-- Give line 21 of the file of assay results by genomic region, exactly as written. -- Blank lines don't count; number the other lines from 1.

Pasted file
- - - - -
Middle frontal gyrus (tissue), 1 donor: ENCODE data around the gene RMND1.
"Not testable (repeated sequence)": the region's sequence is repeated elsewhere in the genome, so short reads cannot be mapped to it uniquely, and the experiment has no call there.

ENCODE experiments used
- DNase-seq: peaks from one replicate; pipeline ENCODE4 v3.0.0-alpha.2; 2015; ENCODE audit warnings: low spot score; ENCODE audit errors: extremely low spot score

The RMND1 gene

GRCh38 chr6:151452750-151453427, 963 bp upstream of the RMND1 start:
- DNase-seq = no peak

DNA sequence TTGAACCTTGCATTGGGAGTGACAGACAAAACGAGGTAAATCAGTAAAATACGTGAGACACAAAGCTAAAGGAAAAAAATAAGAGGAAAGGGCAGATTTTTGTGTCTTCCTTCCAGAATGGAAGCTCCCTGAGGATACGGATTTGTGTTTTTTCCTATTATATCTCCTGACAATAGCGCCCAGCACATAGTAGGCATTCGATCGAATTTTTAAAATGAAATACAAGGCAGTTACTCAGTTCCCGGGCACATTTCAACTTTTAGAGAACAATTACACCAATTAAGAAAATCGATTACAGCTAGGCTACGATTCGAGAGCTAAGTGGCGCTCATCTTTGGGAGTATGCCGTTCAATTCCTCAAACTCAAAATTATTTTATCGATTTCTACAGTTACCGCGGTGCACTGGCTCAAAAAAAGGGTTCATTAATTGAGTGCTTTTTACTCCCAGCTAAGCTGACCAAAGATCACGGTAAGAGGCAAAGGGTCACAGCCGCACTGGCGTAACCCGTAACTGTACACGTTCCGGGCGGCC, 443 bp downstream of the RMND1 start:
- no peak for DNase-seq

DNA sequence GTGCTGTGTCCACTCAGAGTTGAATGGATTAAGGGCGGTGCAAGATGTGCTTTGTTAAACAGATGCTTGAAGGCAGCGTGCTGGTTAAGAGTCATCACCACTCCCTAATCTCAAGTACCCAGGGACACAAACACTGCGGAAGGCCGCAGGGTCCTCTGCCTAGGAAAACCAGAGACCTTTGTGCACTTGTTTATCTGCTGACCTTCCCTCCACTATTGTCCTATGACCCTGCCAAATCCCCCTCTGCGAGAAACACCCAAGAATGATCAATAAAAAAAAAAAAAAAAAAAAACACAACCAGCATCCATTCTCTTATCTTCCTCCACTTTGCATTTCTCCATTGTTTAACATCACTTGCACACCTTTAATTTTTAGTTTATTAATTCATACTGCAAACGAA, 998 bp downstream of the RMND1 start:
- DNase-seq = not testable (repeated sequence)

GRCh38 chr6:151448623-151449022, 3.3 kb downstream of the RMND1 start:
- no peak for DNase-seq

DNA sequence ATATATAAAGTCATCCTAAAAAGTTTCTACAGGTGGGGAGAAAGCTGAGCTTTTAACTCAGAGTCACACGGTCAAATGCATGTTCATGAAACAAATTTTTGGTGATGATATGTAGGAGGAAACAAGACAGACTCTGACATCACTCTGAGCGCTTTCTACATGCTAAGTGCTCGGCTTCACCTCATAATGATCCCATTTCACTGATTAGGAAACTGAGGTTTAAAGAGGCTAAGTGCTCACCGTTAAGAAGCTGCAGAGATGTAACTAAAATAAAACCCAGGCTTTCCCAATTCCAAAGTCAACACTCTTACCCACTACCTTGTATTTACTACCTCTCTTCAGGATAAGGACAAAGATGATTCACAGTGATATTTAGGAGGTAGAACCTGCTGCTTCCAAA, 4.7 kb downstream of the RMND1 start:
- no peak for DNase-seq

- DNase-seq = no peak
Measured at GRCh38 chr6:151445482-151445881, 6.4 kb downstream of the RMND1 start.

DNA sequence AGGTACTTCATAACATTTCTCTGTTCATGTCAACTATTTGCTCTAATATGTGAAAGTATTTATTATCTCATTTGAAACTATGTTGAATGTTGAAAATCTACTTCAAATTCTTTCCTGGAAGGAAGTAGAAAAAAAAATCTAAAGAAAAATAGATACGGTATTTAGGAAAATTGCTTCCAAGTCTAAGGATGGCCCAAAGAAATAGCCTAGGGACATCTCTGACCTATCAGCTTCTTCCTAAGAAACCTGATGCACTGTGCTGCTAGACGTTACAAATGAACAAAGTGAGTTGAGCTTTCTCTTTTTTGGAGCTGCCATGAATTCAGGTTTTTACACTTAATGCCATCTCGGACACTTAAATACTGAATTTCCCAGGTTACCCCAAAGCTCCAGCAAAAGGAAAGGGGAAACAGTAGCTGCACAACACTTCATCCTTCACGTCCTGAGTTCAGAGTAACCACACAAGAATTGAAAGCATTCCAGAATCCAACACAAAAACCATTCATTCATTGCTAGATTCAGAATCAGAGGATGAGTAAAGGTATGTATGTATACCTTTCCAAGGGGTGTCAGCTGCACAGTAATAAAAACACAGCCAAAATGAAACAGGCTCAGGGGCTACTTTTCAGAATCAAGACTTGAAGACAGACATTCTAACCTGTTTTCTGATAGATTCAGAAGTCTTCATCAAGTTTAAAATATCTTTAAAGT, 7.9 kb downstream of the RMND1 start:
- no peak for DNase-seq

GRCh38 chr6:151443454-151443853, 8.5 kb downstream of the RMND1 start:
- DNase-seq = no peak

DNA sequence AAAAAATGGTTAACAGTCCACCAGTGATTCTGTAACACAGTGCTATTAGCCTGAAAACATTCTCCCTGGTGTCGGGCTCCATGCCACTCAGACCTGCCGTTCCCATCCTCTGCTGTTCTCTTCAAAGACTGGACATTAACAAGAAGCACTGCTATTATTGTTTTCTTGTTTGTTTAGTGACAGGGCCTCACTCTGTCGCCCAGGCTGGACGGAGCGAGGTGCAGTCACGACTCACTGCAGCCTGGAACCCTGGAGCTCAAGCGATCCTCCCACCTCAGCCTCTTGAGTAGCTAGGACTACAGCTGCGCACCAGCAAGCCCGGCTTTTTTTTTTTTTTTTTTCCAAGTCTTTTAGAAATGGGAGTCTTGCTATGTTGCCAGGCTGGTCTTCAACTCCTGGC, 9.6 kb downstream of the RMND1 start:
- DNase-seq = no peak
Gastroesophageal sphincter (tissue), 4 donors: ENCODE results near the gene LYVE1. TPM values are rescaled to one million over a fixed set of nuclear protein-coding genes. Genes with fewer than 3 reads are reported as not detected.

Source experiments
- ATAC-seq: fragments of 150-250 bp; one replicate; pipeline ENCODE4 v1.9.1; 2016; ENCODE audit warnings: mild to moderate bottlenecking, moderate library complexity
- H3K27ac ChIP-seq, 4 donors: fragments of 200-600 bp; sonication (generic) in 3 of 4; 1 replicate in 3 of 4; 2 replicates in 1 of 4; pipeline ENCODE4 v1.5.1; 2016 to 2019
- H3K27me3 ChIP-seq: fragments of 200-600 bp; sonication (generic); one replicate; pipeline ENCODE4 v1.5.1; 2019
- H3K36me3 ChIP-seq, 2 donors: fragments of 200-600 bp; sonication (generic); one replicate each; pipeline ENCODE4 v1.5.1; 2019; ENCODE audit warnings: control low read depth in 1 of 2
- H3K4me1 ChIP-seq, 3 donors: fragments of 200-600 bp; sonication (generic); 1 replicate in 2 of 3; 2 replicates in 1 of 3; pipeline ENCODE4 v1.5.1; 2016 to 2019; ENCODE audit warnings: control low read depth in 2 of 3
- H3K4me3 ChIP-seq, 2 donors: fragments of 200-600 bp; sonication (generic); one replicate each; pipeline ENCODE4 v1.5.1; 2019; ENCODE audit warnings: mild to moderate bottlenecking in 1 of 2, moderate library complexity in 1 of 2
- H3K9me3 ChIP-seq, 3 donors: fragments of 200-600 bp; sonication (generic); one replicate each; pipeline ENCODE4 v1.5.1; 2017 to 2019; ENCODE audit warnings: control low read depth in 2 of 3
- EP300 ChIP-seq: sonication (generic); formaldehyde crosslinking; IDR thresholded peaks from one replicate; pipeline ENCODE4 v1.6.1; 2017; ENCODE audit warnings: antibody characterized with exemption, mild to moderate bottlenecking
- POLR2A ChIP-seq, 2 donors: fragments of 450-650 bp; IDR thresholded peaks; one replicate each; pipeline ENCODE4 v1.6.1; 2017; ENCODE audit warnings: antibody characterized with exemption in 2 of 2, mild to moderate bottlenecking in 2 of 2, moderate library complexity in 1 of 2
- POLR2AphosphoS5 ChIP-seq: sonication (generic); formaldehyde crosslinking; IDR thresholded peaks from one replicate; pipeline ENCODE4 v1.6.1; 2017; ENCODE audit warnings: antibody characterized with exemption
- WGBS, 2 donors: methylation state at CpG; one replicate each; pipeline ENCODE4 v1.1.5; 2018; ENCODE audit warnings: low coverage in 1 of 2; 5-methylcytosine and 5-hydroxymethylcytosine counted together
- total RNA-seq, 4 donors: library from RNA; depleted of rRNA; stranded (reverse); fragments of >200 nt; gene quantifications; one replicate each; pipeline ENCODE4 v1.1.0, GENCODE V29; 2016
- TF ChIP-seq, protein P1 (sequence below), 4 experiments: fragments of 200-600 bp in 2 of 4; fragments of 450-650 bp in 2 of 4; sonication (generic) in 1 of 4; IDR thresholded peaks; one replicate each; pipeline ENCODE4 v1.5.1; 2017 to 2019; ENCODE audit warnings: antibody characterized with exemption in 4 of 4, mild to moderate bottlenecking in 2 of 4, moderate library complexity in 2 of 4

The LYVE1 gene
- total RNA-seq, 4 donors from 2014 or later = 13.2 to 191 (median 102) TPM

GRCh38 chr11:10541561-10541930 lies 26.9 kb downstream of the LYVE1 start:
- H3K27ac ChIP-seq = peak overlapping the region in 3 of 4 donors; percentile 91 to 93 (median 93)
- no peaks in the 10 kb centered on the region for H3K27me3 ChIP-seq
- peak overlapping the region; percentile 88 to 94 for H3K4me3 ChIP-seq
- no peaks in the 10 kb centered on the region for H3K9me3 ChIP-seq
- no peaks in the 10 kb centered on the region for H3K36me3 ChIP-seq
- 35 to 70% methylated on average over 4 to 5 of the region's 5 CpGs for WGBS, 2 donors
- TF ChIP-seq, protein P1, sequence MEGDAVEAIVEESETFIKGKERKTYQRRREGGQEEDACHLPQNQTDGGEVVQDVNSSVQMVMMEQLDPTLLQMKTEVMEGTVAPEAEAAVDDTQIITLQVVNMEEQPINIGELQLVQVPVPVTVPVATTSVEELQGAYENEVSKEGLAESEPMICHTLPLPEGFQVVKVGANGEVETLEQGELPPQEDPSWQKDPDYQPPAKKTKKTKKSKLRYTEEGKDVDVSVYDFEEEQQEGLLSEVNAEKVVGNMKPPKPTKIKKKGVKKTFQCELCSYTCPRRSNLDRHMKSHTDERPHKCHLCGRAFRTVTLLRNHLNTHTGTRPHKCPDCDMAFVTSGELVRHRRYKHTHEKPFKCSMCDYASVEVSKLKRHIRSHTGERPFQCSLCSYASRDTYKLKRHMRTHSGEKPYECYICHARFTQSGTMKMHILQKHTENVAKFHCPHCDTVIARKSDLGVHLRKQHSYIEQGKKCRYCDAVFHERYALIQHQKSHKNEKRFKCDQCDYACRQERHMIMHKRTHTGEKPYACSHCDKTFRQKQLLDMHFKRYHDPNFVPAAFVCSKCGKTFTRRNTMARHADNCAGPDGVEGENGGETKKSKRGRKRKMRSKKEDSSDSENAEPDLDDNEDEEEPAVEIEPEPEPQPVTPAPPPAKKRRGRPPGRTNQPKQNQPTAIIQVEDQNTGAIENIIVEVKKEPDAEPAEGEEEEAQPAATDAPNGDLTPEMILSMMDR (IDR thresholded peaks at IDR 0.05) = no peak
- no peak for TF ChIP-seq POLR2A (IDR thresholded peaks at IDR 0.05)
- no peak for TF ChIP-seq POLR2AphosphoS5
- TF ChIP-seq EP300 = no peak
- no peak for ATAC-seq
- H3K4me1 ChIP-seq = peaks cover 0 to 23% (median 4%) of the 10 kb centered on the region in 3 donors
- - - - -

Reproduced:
- DNase-seq = no peak